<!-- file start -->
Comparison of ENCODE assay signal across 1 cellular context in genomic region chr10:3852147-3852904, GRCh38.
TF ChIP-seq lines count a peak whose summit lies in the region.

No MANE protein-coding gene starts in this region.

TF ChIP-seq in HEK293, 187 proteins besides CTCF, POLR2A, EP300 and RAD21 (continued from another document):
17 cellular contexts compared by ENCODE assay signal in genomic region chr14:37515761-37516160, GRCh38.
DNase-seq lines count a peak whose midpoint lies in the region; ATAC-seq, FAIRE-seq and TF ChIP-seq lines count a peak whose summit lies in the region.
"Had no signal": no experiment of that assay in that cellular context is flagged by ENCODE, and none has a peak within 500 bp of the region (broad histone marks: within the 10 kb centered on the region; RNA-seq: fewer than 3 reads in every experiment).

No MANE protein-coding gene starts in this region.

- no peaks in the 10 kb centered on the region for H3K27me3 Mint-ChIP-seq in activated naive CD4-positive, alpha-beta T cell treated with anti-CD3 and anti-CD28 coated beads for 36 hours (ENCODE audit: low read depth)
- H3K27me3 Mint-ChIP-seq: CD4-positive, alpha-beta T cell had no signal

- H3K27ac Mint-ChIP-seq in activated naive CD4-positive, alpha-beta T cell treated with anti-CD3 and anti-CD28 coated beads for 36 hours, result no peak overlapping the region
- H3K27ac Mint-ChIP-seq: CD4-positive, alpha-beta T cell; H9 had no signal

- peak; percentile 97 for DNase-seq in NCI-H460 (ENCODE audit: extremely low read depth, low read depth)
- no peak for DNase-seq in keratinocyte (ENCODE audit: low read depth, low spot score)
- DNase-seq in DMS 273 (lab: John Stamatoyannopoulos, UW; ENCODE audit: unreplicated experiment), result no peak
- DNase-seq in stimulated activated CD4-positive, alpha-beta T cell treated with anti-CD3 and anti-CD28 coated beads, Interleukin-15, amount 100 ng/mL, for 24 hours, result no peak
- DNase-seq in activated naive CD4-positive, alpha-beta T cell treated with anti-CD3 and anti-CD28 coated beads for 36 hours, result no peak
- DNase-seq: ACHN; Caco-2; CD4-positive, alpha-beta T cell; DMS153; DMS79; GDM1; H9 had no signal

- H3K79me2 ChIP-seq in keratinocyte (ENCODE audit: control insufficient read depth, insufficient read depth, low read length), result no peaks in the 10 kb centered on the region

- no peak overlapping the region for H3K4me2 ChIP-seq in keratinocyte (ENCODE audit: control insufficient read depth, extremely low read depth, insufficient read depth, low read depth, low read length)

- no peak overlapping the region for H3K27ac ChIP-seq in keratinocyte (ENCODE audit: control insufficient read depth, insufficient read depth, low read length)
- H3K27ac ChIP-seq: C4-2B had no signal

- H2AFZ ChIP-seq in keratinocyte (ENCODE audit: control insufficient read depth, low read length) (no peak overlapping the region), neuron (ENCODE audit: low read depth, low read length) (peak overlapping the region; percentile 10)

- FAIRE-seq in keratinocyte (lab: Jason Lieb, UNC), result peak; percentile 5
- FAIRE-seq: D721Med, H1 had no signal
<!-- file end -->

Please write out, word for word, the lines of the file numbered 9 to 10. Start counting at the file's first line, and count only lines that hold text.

- no peaks in the 10 kb centered on the region for H3K27me3 Mint-ChIP-seq in activated naive CD4-positive, alpha-beta T cell treated with anti-CD3 and anti-CD28 coated beads for 36 hours (ENCODE audit: low read depth)
- H3K27me3 Mint-ChIP-seq: CD4-positive, alpha-beta T cell had no signal